Wab Kinew will run for the NDP in the Fort Rouge riding in the April provincial election.
Kinew will step in for Fort Rouge MLA and former finance minister Jennifer Howard, who pulled out of the race last week. He is seeking the nomination uncontested, NDP campaign director Jeremy Read said.
"Whenever you contemplate leaving something, one of your big worries is who is going to be there, in whose hands do you leave all of the work," Howard said. "I know those things are going to be in good hands."
Kinew will run against Liberal Leader Rana Bokhari and Progressive Conservative candidate Audrey Gordon.
Kinew, who is from Onigaming First Nation in northwestern Ontario, announced his candidacy at a news conference Monday afternoon at the Gas Station Theatre.
He credited the NDP government with helping to make post-secondary education more accessible to First Nations, but noted systemic issues of racism still need to be resolved for indigenous populations in the province.
"I know the work of a progressive agenda in this province is unfinished — there still are things left to do," Kinew said at the announcement, where he was flanked by Selinger, Howard and other party brass.
Kinew takes a jab at PCs, Libs
Kinew also snuck in a jab at the competition, remarking on what he believes the province should be doing in light of the low loonie and an uncertain economic environment in Canada.
"I think that the best course of action for our economy is for our government to continue investing in creating good jobs — good jobs that pay good wages," he said. "The worst thing you could do right now is to begin cutting jobs, and I think that the second worst thing you could do right now is to begin cutting wages.
"As I was on the sidelines thinking about how this election is shaping up, I noticed that the worst and second worst option that I just described to you are the platforms of the PC and provincial Liberal Party."
Kinew is the associate vice-president of indigenous affairs at the University of Winnipeg and a former broadcaster for CBC. He also served as an honorary witness for Canada's Truth and Reconciliation Commission.
Kinew steps down as host
The bestselling author of The Reason You Walk will no longer host CBC's Canada Reads literary competition. Kinew helped propel indigenous author Joseph Boyden's book The Orenda to a win two years ago.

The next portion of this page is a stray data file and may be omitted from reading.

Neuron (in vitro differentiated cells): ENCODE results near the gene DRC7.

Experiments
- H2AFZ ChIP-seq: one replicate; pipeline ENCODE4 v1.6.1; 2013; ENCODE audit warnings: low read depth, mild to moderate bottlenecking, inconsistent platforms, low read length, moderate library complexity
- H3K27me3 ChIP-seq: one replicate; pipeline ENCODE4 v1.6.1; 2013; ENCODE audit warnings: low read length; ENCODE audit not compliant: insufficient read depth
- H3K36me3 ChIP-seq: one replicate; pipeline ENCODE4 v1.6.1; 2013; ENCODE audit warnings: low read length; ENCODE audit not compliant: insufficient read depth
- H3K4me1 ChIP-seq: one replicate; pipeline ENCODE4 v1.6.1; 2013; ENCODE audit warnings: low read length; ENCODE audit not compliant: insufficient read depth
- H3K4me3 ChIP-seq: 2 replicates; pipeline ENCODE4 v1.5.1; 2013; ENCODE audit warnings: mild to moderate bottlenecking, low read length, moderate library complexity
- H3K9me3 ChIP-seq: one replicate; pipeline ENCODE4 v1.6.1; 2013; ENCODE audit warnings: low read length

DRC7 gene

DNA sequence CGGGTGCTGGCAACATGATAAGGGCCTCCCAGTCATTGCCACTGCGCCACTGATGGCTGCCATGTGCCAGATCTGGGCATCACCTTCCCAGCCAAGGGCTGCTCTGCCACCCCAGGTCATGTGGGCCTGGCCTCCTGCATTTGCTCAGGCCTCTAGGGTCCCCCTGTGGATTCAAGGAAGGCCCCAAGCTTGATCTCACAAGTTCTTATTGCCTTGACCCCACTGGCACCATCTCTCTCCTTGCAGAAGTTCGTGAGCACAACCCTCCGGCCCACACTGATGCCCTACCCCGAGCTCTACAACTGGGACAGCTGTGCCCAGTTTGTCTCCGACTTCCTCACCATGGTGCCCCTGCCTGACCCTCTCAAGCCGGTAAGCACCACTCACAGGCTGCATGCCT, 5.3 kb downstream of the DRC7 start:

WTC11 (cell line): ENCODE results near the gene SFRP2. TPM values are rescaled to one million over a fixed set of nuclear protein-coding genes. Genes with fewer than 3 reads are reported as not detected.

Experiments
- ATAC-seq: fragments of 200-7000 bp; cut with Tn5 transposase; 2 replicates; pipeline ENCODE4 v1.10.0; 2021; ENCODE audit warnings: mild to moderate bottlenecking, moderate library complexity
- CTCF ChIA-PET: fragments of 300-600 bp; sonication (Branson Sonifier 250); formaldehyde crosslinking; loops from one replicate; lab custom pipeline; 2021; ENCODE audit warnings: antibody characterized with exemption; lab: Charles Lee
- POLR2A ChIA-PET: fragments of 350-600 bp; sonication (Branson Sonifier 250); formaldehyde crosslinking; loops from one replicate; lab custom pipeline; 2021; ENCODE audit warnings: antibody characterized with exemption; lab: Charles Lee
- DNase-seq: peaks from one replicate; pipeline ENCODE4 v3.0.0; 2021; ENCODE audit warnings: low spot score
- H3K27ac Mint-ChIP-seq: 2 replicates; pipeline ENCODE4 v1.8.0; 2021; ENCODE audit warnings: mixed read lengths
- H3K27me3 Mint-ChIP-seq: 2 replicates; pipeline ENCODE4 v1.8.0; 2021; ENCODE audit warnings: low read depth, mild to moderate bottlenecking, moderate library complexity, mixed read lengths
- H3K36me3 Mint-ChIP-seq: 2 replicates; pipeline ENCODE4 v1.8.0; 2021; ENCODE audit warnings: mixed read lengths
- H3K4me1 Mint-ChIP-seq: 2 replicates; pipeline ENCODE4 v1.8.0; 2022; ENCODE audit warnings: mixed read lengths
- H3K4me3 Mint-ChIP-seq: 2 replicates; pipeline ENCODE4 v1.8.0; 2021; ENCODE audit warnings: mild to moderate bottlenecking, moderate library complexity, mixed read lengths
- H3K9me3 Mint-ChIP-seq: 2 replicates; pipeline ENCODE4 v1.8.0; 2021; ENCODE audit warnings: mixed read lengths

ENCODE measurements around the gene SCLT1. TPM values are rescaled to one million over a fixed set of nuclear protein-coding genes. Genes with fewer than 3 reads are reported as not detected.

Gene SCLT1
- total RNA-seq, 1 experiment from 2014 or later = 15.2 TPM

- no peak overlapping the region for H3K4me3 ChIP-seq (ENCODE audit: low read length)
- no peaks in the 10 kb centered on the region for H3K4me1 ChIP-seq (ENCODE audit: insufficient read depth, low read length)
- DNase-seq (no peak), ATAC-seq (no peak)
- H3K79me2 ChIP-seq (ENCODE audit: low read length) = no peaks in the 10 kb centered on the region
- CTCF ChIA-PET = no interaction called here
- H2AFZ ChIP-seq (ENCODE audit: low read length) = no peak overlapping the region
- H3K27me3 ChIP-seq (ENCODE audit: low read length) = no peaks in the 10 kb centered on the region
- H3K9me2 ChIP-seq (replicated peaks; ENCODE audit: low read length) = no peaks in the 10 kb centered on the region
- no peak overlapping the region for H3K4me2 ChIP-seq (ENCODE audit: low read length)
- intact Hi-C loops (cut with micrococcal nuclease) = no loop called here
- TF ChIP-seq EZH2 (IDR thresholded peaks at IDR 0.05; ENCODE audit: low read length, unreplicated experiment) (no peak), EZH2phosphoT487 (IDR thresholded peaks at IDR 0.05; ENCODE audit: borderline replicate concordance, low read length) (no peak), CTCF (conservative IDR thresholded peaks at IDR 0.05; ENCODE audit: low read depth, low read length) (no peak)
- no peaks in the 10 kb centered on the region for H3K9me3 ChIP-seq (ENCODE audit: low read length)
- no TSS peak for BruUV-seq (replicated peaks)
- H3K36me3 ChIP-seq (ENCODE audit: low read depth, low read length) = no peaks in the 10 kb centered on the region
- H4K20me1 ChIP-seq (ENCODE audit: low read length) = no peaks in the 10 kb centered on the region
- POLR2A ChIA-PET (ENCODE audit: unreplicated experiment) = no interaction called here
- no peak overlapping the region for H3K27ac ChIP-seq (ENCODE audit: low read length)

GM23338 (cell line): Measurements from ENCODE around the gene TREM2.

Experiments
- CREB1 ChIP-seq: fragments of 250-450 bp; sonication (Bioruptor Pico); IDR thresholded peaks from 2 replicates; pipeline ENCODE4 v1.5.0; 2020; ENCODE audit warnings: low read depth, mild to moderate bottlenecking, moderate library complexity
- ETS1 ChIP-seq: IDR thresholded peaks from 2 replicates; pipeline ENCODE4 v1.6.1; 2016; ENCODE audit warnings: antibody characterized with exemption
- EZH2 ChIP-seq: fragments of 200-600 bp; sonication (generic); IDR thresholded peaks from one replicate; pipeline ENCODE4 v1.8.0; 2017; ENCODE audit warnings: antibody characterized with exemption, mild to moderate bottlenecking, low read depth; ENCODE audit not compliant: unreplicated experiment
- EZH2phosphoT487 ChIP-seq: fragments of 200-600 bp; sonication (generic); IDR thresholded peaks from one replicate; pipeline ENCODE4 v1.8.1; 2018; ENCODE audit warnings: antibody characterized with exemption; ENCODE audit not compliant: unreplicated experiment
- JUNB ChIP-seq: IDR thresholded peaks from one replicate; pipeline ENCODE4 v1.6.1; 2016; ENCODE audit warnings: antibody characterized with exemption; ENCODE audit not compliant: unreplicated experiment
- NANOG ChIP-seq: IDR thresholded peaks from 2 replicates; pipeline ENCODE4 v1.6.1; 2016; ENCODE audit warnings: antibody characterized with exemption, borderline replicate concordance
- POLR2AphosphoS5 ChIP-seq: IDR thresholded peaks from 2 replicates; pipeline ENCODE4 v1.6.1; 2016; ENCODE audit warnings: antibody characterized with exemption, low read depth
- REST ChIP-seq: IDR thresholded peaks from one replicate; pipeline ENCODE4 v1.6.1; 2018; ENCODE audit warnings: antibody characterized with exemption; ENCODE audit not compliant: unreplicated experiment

"We thank Wab Kinew for his contribution to Canada Reads, both as our winner in 2014 and our host in 2015," Tara Mora, Canada Reads executive producer, said in a statement Tuesday.
"We wish him all the best, and we'll announce a new host for Canada Reads 2016 soon."
Kinew has covered issues facing First Nations, Métis and Inuit people in Canada through his spoken word rap music and journalism. He also hosted the CBC national documentary series 8th Fire in 2012 and has been nominated for a Gemini, among other awards.
'A vote for Wab is a vote for Greg'
Bokhari sent out a statement Tuesday morning saying she wouldn't be available for additional comment.
"I like Wab Kinew, but residents of Fort Rouge know a vote for Wab is a vote for Greg Selinger," Bokhari said.
Progressive Conservative candidate Audrey Gordon welcomed Kinew to the race in Fort Rouge.
"He has a big job ahead of him defending the broken NDP government, which has broken the trust of Manitobans," said Gordon in an email.
"Wab will have to explain to voters why he is supporting the Selinger NDP and its policies of higher taxes and declining services," she said.
Kinew a boost for NDP, says professor
Karine Levasseur, associate professor of political studies at the University of Manitoba, said Kinew's popularity could help the ailing New Democrats and create a challenge for Bokhari and for the Liberals.
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"Typically when a leader of a political party runs in a riding, it's usually a safer bet, but Wab Kinew is a very talented individual and could certainly bring a challenge to that," Levasseur said.
The Selinger government has slid in opinion polls since hiking the PST to eight per cent in 2013. The move fractured the party and ultimately led to a leadership race last spring, which saw Selinger keep his job with a narrow win against former health minister Theresa Oswald.
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While Levasseur called Kinew a strong candidate, the fate of the election still rests on Manitobans' perceptions of Selinger, she said.
"We know that, from previous elections and academic research, it is still the leader that has a considerable role to play in how well a political party does," Levasseur said.
"For as good of a candidate that you might have, elections are still won and lost largely by the role of the leader and how he or she sets up the party."
Manitobans head to the polls on April 19.